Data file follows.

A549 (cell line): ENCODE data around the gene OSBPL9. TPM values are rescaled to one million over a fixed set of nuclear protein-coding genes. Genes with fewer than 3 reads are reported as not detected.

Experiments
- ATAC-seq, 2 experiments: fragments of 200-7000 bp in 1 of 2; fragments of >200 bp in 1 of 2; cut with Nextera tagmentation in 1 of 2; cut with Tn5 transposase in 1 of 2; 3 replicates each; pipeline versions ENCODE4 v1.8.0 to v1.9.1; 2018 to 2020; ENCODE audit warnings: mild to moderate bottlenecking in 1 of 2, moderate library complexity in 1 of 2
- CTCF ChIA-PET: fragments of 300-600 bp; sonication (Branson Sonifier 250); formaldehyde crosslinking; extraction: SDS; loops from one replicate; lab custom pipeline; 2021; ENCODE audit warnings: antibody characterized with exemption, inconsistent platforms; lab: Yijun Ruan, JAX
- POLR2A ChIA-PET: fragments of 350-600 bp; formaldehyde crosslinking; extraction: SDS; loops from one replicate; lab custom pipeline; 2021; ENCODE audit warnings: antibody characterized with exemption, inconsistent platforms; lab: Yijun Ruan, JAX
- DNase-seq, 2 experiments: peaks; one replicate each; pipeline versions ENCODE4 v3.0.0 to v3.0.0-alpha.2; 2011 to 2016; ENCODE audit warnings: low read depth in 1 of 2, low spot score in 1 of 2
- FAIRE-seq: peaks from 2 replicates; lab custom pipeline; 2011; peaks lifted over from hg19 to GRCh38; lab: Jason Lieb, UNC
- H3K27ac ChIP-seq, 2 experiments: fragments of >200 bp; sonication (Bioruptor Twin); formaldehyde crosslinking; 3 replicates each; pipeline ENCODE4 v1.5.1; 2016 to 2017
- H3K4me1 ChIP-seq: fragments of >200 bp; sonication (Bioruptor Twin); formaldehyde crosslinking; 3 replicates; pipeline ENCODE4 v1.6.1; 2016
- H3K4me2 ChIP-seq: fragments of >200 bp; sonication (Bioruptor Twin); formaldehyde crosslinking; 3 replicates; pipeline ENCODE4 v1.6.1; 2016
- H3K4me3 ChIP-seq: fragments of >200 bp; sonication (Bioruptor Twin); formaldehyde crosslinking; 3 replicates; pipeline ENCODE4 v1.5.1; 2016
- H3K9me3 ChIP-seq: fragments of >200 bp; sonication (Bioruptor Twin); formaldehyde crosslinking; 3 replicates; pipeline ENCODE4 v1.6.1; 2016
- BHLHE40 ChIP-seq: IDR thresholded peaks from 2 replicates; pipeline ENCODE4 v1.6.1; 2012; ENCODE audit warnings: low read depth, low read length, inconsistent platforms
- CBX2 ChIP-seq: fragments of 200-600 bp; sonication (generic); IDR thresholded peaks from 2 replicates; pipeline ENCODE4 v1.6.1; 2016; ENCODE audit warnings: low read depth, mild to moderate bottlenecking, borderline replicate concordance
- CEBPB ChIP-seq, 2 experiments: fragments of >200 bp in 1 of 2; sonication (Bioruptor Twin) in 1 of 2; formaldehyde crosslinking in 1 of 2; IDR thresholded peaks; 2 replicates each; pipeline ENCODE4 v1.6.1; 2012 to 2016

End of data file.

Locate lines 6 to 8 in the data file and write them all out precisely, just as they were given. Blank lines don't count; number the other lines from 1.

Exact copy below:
- DNase-seq, 2 experiments: peaks; one replicate each; pipeline versions ENCODE4 v3.0.0 to v3.0.0-alpha.2; 2011 to 2016; ENCODE audit warnings: low read depth in 1 of 2, low spot score in 1 of 2
- FAIRE-seq: peaks from 2 replicates; lab custom pipeline; 2011; peaks lifted over from hg19 to GRCh38; lab: Jason Lieb, UNC
- H3K27ac ChIP-seq, 2 experiments: fragments of >200 bp; sonication (Bioruptor Twin); formaldehyde crosslinking; 3 replicates each; pipeline ENCODE4 v1.5.1; 2016 to 2017